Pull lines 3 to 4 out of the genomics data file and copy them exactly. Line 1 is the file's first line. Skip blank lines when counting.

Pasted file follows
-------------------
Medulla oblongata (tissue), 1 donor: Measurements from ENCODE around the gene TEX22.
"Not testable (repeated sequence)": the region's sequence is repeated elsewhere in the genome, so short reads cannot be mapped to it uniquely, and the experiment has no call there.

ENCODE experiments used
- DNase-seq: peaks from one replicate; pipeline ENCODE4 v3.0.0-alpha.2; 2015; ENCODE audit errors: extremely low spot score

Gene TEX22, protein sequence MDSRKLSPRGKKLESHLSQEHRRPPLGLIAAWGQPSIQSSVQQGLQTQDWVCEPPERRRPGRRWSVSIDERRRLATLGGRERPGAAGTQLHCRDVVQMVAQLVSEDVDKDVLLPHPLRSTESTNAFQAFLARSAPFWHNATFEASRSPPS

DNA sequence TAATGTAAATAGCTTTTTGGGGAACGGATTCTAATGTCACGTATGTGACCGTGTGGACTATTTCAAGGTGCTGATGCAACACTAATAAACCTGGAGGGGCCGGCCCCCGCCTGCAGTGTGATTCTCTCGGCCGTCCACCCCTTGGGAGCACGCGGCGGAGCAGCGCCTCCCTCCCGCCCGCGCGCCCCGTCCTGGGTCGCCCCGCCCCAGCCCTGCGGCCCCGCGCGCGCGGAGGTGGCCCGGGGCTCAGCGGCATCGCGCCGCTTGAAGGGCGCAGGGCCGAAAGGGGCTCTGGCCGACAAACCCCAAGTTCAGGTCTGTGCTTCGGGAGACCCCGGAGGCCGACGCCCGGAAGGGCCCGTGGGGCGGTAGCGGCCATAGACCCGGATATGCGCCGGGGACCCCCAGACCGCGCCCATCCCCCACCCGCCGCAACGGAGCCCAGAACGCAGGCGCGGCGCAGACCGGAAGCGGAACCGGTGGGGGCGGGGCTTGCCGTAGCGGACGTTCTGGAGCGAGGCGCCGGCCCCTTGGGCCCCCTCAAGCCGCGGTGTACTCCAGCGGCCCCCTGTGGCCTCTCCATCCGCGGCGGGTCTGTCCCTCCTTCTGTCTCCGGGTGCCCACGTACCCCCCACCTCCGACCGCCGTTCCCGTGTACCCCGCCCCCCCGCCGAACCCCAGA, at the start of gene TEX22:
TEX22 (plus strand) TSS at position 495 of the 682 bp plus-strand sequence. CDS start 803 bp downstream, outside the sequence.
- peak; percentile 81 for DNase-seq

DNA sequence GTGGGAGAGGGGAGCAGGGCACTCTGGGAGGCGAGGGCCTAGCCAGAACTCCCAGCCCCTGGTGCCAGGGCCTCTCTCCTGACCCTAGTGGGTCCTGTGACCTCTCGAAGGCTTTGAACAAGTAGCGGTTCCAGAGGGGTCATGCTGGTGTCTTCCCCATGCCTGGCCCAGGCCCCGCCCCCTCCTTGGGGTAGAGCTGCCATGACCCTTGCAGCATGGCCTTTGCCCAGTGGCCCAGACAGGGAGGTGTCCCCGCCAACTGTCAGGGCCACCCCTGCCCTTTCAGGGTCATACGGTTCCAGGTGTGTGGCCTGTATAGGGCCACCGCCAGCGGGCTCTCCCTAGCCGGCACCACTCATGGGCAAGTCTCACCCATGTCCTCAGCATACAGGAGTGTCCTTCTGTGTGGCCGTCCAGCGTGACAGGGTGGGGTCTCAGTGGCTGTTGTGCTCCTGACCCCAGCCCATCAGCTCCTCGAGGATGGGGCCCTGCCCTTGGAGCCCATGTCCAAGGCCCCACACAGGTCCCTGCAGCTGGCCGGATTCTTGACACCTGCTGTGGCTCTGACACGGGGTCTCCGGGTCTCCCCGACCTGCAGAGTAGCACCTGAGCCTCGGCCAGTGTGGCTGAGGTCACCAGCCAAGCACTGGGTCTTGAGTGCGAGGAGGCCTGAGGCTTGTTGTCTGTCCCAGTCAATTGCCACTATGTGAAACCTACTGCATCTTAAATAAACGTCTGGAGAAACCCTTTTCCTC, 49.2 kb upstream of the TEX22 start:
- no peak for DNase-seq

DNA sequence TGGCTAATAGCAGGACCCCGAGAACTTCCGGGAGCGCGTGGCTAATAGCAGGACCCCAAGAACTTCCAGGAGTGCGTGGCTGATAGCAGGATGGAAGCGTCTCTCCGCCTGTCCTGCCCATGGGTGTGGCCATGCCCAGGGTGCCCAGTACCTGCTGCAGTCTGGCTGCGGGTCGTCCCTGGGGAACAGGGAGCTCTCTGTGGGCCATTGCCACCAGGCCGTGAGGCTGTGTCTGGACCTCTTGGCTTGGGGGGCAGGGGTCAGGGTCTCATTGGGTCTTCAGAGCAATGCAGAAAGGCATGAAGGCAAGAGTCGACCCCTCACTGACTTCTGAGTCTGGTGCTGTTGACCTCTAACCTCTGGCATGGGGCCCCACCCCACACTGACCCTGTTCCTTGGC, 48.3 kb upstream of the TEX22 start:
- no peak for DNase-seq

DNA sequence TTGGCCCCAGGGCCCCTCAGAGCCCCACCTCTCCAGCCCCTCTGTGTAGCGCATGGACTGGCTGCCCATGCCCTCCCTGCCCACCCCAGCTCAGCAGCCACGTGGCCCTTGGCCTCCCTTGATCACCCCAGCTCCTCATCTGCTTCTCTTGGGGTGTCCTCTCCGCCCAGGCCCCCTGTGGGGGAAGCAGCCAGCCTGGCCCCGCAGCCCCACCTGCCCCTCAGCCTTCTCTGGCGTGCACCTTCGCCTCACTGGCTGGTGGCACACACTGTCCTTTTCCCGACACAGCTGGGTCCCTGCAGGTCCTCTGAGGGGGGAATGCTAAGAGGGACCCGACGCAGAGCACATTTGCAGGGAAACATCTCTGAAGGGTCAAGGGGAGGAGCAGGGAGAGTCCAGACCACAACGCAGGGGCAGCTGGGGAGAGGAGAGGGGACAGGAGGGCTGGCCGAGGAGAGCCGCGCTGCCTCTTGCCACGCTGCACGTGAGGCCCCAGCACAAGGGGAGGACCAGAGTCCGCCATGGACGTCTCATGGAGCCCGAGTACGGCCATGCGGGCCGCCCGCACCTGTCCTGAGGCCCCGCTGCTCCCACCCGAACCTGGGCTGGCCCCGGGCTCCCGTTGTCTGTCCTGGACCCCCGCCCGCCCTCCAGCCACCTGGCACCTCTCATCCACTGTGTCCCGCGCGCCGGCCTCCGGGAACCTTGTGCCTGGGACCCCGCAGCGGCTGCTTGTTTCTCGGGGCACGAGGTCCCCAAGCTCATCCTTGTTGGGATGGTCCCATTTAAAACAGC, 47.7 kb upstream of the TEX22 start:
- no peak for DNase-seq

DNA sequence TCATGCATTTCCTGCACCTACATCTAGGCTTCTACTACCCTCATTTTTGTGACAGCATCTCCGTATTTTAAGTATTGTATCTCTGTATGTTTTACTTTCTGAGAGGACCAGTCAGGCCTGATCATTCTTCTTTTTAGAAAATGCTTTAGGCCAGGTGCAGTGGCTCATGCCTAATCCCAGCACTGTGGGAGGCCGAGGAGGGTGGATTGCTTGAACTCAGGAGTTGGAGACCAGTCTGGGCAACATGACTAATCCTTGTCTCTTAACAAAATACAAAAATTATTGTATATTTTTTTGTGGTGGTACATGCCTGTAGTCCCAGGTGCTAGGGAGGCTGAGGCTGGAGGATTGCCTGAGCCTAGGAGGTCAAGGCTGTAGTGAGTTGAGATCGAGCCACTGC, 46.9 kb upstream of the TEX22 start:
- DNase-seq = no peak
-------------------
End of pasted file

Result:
ENCODE experiments used
- DNase-seq: peaks from one replicate; pipeline ENCODE4 v3.0.0-alpha.2; 2015; ENCODE audit errors: extremely low spot score